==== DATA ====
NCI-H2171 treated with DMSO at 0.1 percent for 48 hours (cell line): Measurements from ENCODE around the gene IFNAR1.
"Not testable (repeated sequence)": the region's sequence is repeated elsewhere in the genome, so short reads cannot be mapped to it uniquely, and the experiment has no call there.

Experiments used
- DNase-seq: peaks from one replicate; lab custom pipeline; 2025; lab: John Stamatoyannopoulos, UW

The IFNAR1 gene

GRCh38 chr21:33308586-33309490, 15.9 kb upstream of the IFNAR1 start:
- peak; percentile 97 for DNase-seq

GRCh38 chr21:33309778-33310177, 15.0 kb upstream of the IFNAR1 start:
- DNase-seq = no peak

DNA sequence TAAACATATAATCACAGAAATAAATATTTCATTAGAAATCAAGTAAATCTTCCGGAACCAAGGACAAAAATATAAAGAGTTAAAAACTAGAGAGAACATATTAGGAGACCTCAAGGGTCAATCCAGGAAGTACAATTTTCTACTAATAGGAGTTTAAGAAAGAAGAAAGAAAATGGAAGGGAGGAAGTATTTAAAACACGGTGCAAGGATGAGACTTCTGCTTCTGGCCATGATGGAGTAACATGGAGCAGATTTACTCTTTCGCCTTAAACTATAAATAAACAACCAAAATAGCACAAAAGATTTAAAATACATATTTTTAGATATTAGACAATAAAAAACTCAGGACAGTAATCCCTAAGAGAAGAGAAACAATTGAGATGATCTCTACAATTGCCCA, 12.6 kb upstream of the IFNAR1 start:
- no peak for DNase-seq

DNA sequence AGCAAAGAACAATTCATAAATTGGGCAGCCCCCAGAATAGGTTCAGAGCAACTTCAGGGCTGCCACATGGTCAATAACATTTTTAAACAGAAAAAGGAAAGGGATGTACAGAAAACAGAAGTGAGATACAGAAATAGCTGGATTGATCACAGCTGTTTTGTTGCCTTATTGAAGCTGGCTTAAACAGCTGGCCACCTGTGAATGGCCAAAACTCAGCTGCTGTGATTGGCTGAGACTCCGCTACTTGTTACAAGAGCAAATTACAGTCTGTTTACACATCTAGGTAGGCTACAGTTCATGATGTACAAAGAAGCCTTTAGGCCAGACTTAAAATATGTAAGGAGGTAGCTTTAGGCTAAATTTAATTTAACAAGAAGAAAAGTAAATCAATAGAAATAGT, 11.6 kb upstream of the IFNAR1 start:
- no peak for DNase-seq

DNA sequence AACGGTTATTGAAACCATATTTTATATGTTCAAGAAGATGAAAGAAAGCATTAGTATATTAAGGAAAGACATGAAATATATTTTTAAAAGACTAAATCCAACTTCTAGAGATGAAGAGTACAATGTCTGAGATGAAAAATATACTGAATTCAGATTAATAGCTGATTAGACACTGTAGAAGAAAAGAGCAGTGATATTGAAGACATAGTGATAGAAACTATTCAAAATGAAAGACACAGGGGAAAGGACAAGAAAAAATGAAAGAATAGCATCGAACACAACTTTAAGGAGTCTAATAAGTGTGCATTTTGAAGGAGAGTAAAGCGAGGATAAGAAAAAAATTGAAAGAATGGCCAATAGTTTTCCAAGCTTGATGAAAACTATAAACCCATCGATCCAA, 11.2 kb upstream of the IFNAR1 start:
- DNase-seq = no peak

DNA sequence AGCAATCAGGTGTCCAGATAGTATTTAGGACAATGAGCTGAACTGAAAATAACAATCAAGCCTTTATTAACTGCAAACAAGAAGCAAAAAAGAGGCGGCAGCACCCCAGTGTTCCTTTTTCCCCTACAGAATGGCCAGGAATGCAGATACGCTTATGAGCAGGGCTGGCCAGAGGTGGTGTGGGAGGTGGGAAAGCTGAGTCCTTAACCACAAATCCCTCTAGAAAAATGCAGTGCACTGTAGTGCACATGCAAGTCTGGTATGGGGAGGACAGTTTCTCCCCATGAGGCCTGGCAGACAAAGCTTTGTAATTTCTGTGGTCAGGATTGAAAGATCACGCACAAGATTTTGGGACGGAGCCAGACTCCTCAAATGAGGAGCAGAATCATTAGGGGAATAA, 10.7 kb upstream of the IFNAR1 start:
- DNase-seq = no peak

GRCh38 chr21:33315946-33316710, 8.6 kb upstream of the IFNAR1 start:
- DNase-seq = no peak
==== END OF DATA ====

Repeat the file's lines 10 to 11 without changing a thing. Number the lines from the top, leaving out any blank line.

DNA sequence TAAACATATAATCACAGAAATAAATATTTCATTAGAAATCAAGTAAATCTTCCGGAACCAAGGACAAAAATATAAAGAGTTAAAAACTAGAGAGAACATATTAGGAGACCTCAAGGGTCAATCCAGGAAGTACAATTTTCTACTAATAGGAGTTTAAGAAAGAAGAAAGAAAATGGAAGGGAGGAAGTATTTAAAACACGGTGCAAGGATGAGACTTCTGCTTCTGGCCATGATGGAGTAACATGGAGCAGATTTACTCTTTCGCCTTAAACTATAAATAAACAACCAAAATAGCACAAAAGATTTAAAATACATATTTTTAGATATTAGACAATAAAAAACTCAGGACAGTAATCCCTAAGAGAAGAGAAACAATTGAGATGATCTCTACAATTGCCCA, 12.6 kb upstream of the IFNAR1 start:
- no peak for DNase-seq